by Jason Akl
Some of the most enjoyable hatches to
fish throughout the long summer months would have to be those of the insect order
Plecoptera (stoneflies). When the time is right for the bugs to emerge, there is no need
for a magnifying glass to try and identify what is hatching; these bugs are big and ugly.
Out of the nine families of Stoneflies
that occur in North America, one species sparks a particular interest with fly fisherman;
the huge Pteronarcys stones (Pteronarcidae, pteronarcys, dorsata). These stones are very
elusive to the untrained fly fisher because of a spread out hatch date (late April to May)
and sparse numbers of insects during the actual hatch.
The intriguing quality about these
special stones is their enormous size. These Pteronarcys stones can range anywhere from 1
1/2 to 2 inches in length (emerged adult). You can just image what a fish would do to get
a good sized meal like that, and with this fly you are about to find out.
The PT stone pattern is a fly that
imitates this genus of super-sized stones, in their adult stage. The body of the fly is
tied with deer hair to help keep the fly riding high on the water surface imitating an egg
laying female or an unluckily individual which has become water logged.
The Pteronarcys stones start their hatch
around 5:00 6:00 PM so fishing this pattern at dusk and well into darkness is a
must. The dark colored body and tapering shape will provide a great silhouette under the
moon light and give you the best chance possible to land a trophy fish.
used in the PT Stone
Hook: Teimco 200R Size 6
Thread: Uni-thread Black 6/0
Body: Black Deer Hair
Tail: Black Goose Biots
Segmentation: Black Ostrich Herl
Eyes: Black Bead Chain
Antennae: Stripped Grizzly Hackles
Wing: Black Mesh/ MFC Wing Material/ Black Deer Hair
1. To start this fly place you hook into
your vice and attach the thread to the hook shank. Select two good sized black goose biots
and strip them from their hackles.
2. Tie in the two goose biots onto the back of the hook shank on top
of the hook barb. Strip the end of two black ostrich herl's and tie them on top of the
hook shank facing towards the rear of the fly. At this point place a drop of Dave's
flexament to the tie down point to hold the biots in place.
3. Select a pencil sized section of black deer hair and clean the hair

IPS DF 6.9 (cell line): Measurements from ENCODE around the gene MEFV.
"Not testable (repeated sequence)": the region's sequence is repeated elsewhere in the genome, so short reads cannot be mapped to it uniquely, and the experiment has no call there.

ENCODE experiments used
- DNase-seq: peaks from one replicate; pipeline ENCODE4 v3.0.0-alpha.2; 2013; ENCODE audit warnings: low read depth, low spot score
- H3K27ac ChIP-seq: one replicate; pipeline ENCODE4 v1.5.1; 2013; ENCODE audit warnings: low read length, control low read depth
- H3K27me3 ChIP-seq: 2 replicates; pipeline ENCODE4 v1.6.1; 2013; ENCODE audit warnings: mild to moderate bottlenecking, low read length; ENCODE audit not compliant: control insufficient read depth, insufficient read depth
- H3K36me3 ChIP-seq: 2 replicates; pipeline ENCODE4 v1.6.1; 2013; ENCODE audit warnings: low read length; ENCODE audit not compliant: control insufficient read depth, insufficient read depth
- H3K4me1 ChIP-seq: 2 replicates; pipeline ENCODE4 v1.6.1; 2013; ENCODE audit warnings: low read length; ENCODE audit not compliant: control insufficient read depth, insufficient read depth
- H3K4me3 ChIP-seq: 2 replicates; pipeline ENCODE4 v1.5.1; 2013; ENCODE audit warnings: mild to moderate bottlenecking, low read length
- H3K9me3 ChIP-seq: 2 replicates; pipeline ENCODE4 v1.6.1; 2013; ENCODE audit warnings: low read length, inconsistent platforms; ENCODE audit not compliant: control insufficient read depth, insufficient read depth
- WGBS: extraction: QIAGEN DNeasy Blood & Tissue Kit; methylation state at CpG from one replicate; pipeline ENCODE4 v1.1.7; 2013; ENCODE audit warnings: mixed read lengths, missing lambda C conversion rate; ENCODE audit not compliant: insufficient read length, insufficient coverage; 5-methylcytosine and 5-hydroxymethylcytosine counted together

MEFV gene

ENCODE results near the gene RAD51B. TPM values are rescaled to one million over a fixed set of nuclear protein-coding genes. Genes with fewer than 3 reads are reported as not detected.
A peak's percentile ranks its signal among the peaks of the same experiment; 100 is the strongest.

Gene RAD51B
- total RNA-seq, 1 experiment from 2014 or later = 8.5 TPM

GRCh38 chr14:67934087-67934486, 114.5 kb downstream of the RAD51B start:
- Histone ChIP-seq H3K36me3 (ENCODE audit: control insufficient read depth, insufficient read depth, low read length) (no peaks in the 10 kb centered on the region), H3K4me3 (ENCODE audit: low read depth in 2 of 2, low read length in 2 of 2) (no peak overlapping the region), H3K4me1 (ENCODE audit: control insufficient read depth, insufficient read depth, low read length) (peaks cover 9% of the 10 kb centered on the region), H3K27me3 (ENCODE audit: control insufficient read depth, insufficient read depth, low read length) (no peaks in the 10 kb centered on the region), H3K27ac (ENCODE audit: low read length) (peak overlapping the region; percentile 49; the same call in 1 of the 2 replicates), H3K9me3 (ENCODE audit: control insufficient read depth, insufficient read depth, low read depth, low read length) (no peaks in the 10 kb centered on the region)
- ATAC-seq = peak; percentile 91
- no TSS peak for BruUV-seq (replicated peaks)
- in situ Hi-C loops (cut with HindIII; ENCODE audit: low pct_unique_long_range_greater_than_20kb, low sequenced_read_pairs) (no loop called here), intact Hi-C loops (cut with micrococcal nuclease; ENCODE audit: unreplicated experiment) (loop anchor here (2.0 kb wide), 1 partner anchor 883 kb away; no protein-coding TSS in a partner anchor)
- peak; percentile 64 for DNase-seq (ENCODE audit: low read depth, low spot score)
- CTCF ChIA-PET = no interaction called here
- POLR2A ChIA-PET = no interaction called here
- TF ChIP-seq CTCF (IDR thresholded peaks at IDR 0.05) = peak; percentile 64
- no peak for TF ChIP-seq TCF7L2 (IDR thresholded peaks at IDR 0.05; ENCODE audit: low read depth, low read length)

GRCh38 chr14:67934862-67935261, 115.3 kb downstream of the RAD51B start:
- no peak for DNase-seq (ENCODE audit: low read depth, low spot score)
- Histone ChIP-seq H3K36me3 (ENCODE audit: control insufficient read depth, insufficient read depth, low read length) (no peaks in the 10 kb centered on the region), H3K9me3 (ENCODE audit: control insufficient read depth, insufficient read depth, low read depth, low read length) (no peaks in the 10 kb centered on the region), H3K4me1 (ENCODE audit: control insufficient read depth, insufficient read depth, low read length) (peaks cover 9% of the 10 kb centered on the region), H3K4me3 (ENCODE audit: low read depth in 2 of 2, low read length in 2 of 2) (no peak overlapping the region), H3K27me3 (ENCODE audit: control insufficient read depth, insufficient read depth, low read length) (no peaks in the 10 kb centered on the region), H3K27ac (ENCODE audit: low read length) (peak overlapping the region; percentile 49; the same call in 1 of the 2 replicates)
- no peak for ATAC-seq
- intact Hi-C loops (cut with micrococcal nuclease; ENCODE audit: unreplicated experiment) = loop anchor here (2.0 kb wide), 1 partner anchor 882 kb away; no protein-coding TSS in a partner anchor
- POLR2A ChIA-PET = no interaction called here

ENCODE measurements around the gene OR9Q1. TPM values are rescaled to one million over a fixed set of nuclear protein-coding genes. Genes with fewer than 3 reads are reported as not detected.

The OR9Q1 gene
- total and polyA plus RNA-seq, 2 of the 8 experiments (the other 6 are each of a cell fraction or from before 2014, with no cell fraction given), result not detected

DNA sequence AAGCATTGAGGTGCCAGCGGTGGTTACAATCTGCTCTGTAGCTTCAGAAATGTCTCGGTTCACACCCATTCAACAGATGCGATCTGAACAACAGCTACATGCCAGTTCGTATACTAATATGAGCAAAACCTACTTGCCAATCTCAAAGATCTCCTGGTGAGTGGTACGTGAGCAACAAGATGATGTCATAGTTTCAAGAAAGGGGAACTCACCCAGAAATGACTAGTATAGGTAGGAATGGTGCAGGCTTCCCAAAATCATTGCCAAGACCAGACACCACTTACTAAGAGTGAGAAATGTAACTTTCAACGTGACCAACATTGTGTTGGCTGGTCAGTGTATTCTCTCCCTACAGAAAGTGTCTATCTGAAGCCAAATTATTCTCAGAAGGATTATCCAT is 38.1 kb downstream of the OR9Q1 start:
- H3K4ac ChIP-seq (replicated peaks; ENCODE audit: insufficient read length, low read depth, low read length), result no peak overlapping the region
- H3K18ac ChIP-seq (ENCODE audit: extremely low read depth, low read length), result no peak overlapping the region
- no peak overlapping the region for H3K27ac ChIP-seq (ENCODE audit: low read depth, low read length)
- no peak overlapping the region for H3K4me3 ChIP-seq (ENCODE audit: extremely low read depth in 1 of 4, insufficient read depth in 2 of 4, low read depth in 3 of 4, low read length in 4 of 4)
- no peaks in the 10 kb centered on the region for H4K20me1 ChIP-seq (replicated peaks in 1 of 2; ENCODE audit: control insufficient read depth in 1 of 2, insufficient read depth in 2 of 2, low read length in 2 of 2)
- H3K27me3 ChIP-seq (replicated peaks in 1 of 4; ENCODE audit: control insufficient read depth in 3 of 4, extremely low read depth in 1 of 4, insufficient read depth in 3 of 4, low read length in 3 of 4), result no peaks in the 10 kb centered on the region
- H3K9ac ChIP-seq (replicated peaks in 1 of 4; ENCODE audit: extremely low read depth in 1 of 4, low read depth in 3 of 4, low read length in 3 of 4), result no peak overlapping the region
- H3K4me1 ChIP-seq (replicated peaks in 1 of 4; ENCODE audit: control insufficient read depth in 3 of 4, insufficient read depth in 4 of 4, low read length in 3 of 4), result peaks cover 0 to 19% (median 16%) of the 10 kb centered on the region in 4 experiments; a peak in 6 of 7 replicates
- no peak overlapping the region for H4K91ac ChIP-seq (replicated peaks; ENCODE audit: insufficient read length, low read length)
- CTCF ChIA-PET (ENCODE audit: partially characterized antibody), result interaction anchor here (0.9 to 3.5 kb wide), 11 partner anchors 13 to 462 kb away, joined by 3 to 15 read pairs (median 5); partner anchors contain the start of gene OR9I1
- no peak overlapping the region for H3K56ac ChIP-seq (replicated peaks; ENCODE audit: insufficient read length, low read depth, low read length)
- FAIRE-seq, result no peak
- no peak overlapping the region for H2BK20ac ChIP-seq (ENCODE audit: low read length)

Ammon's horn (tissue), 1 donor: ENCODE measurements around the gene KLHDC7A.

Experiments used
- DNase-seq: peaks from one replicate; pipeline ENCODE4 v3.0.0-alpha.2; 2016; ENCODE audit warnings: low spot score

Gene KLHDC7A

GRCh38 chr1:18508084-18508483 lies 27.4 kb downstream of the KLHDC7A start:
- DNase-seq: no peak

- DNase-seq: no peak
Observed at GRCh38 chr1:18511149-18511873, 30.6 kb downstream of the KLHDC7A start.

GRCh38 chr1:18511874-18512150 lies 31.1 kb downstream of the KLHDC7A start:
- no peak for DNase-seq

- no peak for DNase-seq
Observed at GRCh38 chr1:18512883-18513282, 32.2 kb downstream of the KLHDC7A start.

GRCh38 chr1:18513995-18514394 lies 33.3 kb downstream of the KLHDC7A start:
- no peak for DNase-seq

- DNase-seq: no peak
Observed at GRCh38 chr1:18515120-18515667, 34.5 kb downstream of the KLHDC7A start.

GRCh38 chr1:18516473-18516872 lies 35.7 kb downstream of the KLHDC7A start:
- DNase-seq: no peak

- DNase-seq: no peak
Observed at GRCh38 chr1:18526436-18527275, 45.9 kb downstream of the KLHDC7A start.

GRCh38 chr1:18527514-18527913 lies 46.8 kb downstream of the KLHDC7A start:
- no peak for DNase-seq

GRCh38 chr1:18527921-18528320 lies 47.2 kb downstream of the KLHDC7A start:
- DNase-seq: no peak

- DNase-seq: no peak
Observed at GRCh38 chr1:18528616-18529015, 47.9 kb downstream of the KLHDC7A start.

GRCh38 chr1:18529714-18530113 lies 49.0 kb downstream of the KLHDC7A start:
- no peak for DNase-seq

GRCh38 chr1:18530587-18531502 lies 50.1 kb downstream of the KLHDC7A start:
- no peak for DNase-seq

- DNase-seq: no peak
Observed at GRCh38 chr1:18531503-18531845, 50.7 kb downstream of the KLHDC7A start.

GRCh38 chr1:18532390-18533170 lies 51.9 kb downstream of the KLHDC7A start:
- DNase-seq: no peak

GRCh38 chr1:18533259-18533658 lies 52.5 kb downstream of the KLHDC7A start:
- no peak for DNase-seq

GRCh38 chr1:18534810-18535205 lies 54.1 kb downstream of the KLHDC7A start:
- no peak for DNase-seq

of any under fuzz. Take two light wraps of thread around the deer hair and on the third
wrap increase the pressure on the thread spinning the deer hair around the hook shank
evenly. Repeat this process until you have reached approximately the 1/2 mark on the hook
shank (make sure not to forget to pack the hair between each tying step).
4. With a sharp pair of scissors or a razor trim down the deer hair to
a nice tapered shape (The bottom of the body gets clipped flat). Spin the two ostrich
herls slightly to form a herl rope and wrap it up the length of the deer hair body you
5. With you MFC wing cutters (or by hand) cut out one wing from the
black nylon mesh and one wing from the MFC winging material. Tie down the nylon mesh first
and then the MFC wing on top of that. Cut and clean another smaller section of deer hair
and stack the tips in your hair stacker. Tie the deer hair on top of the other winging
materials but be carefully not to flare the hair if possible.
6. Begin again spinning and packing the black deer hair up the hook
shank until you reach the back of the hook eye.
7. With your scissors again clip the deer down close to the hook
(again the bottom of the head gets cuts flat). Instead of the tapered shape this head
section gets a half round shape.
8. Strip two grizzly hackles and tie them onto the front of the fly as
antennae. The last thing to do is tie in the bead chain eyes. Do this using a figure eight
wrap and be careful not to wrap down any of the deer hair or antennae. Whip finish and
cement the head.
Tight lines and Smooth threads